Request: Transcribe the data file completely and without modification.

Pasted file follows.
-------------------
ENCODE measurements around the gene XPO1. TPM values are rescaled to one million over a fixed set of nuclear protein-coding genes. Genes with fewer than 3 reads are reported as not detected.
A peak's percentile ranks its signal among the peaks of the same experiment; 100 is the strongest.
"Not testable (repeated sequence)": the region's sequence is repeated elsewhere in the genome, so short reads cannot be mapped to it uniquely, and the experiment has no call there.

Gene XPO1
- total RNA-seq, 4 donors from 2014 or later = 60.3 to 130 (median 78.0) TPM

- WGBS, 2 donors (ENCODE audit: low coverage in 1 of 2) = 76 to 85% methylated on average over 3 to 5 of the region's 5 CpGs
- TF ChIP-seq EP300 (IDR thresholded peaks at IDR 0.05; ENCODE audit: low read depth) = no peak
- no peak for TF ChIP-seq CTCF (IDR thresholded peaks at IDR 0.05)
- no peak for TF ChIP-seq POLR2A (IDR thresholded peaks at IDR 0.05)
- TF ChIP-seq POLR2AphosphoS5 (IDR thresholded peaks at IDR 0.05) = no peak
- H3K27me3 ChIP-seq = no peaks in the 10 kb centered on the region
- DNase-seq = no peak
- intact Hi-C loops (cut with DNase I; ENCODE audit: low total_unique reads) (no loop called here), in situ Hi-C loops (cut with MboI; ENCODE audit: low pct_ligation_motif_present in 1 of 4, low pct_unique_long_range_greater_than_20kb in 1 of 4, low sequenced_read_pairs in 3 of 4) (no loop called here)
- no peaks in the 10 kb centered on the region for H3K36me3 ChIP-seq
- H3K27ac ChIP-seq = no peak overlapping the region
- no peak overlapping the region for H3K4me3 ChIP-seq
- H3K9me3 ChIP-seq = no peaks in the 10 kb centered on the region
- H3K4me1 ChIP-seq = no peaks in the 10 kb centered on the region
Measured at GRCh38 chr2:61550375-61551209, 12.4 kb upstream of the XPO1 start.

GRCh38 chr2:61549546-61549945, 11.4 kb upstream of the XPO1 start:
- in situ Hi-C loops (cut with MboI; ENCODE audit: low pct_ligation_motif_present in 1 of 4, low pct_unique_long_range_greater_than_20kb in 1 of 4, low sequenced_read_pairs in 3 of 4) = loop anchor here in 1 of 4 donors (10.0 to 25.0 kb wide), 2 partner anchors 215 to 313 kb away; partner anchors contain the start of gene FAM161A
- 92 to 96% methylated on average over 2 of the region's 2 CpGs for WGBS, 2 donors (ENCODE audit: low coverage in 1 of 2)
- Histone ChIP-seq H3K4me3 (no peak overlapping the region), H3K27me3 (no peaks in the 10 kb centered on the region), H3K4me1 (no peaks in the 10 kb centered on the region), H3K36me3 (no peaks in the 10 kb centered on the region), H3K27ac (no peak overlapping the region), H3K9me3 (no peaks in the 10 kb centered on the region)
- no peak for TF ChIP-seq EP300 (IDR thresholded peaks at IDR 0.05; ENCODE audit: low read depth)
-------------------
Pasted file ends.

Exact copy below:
ENCODE measurements around the gene XPO1. TPM values are rescaled to one million over a fixed set of nuclear protein-coding genes. Genes with fewer than 3 reads are reported as not detected.
A peak's percentile ranks its signal among the peaks of the same experiment; 100 is the strongest.
"Not testable (repeated sequence)": the region's sequence is repeated elsewhere in the genome, so short reads cannot be mapped to it uniquely, and the experiment has no call there.

Gene XPO1
- total RNA-seq, 4 donors from 2014 or later = 60.3 to 130 (median 78.0) TPM

- WGBS, 2 donors (ENCODE audit: low coverage in 1 of 2) = 76 to 85% methylated on average over 3 to 5 of the region's 5 CpGs
- TF ChIP-seq EP300 (IDR thresholded peaks at IDR 0.05; ENCODE audit: low read depth) = no peak
- no peak for TF ChIP-seq CTCF (IDR thresholded peaks at IDR 0.05)
- no peak for TF ChIP-seq POLR2A (IDR thresholded peaks at IDR 0.05)
- TF ChIP-seq POLR2AphosphoS5 (IDR thresholded peaks at IDR 0.05) = no peak
- H3K27me3 ChIP-seq = no peaks in the 10 kb centered on the region
- DNase-seq = no peak
- intact Hi-C loops (cut with DNase I; ENCODE audit: low total_unique reads) (no loop called here), in situ Hi-C loops (cut with MboI; ENCODE audit: low pct_ligation_motif_present in 1 of 4, low pct_unique_long_range_greater_than_20kb in 1 of 4, low sequenced_read_pairs in 3 of 4) (no loop called here)
- no peaks in the 10 kb centered on the region for H3K36me3 ChIP-seq
- H3K27ac ChIP-seq = no peak overlapping the region
- no peak overlapping the region for H3K4me3 ChIP-seq
- H3K9me3 ChIP-seq = no peaks in the 10 kb centered on the region
- H3K4me1 ChIP-seq = no peaks in the 10 kb centered on the region
Measured at GRCh38 chr2:61550375-61551209, 12.4 kb upstream of the XPO1 start.

GRCh38 chr2:61549546-61549945, 11.4 kb upstream of the XPO1 start:
- in situ Hi-C loops (cut with MboI; ENCODE audit: low pct_ligation_motif_present in 1 of 4, low pct_unique_long_range_greater_than_20kb in 1 of 4, low sequenced_read_pairs in 3 of 4) = loop anchor here in 1 of 4 donors (10.0 to 25.0 kb wide), 2 partner anchors 215 to 313 kb away; partner anchors contain the start of gene FAM161A
- 92 to 96% methylated on average over 2 of the region's 2 CpGs for WGBS, 2 donors (ENCODE audit: low coverage in 1 of 2)
- Histone ChIP-seq H3K4me3 (no peak overlapping the region), H3K27me3 (no peaks in the 10 kb centered on the region), H3K4me1 (no peaks in the 10 kb centered on the region), H3K36me3 (no peaks in the 10 kb centered on the region), H3K27ac (no peak overlapping the region), H3K9me3 (no peaks in the 10 kb centered on the region)
- no peak for TF ChIP-seq EP300 (IDR thresholded peaks at IDR 0.05; ENCODE audit: low read depth)